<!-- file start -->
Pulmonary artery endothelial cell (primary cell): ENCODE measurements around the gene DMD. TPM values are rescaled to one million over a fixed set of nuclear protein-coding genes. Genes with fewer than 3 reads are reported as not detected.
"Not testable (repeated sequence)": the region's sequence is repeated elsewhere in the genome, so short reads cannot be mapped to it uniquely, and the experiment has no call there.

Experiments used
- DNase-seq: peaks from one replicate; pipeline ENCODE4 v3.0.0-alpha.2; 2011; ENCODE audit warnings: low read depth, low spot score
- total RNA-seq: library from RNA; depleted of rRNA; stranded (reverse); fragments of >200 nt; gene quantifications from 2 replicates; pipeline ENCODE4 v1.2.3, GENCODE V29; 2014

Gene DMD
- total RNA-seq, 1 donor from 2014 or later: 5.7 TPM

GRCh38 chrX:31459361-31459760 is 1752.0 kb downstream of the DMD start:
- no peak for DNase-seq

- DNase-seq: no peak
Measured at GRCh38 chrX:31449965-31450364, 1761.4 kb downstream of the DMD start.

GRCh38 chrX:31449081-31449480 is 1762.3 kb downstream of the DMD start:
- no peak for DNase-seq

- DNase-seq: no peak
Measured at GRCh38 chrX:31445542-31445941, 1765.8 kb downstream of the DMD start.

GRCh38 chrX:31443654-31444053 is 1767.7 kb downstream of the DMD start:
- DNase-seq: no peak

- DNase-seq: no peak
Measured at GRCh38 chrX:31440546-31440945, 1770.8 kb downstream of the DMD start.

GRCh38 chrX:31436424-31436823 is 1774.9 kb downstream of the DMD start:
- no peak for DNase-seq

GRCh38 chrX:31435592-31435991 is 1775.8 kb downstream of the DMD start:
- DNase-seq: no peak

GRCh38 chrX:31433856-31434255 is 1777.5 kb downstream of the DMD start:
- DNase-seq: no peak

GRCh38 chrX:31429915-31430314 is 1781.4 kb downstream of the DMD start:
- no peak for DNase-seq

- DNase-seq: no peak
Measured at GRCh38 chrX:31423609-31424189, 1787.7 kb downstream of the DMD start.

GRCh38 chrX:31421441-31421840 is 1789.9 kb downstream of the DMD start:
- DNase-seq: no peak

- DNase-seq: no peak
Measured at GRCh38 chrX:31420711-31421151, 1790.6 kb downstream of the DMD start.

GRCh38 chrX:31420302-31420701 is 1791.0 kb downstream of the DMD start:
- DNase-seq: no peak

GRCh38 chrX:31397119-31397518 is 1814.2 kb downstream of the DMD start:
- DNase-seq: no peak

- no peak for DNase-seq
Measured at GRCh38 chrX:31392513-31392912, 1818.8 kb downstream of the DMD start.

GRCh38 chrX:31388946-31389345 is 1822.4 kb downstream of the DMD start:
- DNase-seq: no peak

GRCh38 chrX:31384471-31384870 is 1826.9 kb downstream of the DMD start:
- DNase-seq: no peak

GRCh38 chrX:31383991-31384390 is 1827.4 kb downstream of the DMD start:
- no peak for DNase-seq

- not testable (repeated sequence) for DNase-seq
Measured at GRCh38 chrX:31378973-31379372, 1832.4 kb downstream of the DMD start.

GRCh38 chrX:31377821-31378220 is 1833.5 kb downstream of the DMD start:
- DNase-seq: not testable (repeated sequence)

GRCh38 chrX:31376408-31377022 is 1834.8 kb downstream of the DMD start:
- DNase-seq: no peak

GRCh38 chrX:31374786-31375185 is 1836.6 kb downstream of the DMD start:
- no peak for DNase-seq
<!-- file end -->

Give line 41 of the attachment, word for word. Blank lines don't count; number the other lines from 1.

- DNase-seq: no peak